Isaiah 43:16-21│Phil 3:8-14 │ John 8:1-11
“Neither do I condemn you. Go and sin no more.”
Forgiveness is not an easy thing to express; it is not an easy thing to do. I see from Jesus’ own ministry, from the experience of the early church, and probably our own past experiences how quickly we exclude others, setting apart and separating them. But Jesus’ ministry, and by extension, the church’s own ministry, is about inclusion through reconciliation. Jesus proclaims the forgiveness of sins, even undergoing a baptism of forgiveness. By his ministry those on the margins, those who have been condemned, are brought back and welcomed into the fold. The disciples of Jesus carry this ministry forward into the world. And like the time of Jesus, this ministry moves forward even when there are forces present who prefer exclusion. The question, “What would Jesus do?” is particularly appropriate here. Jesus did not condemn. Neither should we. Jesus forgave. So should we.
As in all things, Jesus shows us the way. We are called to love our neighbors, not to condemn them.
When we hear today’s gospel, we often focus on the woman’s sin, which is certainly serious. Yet she is not the only sinner in this story. The scribes and Pharisees were guilty of pride and anger disguised as religious piety, directed not only toward the woman but also Jesus, whom they hopes to ensnare. Although one could say that Jesus did not condemn the scribes and Pharisees for their sin, neither did Jesus offered them a word of forgiveness as he gave to the woman. Perhaps this is because the scribes and Pharisees had not recognized their own misery in the face of mercy, whereas the woman, dragged half naked into the streets to endure public scrutiny, had no choice but to stand silently in her misery.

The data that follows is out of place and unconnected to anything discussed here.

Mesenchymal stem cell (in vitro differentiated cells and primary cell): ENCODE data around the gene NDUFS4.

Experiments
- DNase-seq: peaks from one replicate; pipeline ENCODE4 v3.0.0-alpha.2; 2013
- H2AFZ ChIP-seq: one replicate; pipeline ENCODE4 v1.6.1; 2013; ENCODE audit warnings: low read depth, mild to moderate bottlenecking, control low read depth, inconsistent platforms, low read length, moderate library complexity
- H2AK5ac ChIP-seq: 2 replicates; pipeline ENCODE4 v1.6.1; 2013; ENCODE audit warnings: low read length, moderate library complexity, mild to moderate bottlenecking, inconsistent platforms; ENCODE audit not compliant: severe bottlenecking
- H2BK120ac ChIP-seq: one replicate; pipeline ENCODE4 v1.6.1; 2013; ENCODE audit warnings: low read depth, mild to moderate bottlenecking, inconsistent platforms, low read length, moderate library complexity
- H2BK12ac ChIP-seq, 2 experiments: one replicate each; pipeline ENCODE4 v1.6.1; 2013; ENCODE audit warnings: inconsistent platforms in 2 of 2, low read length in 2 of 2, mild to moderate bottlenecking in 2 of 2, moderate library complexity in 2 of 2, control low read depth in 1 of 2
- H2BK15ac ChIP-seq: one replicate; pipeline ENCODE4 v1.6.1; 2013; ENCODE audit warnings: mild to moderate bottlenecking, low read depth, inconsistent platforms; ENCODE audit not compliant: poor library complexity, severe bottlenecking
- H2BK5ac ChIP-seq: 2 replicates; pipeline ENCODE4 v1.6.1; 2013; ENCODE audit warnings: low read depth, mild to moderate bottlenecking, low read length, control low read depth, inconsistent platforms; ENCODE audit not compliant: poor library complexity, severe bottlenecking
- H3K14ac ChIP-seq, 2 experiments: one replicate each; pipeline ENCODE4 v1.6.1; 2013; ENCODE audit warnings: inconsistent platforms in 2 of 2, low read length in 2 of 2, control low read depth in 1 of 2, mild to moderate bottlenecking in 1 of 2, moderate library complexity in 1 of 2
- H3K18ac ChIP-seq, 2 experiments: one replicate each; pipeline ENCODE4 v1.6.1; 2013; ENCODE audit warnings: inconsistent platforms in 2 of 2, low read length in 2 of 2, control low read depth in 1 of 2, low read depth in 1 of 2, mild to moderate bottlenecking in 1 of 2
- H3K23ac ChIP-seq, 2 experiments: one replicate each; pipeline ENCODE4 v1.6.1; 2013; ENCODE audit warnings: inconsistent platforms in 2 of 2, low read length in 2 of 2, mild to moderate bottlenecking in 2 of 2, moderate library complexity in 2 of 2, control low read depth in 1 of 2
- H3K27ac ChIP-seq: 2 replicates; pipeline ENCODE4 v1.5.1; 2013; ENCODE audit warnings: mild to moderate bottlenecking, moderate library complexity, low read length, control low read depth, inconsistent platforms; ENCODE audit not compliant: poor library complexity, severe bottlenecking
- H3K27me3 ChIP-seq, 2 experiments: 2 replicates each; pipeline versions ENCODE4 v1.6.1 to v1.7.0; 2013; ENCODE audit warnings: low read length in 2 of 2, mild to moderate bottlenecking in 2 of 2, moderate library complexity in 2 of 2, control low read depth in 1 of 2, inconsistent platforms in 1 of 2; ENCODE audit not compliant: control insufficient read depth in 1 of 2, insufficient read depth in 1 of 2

Jesus takes a potential act of violence and turns it into a moment of encounter and forgiveness. Jesus’ death is another transformational moment. Within the violence of the crucifixion, Jesus’ infinite love transforms the violence into the ultimate reconciliation of humanity and divinity. In longing to be conformed to Jesus’ death, we are asking for the grace to become the light that is stronger than darkness, the love that is stronger than hatred, the life that is stronger than death.
First & Second Reading
In the first reading from the prophet Isaiah, God proclaims the words of hope and redemption saying, “See, I am doing something new! Now it springs forth, do you not perceive it?” In the second reading, St. Paul also emphasizes the newness of his life in Christ: “Forgetting what lies behind, but straining forward to what lies ahead, I continue my pursuit toward the goal.” Our God is not rigid and predictable, but creative and uncontained. And this is how Jesus reveals him to be.
In the gospel reading Jesus invites the adulterous woman to new life through forgiveness. Her sin is removed and she can look forward with hope, instead of remaining mired in her sin and forever marked by condemnation. The God of newness offers each of us a fresh beginning as well. We are invited in every moment to step into the freedom of Christ and to leave our past sins behind.
Questions to Ponder
- Where do you see God’s action in your life, family, or community bringing about something new?
- How has your practice of fasting been this Lent? How has it enriched or affected your relationship with God and others?
- How does your community extend forgiveness?
- How have you experienced giving and receiving mercy in your own life of faith?
Source: Living Liturgy (Liturgical Press, Year C 2019).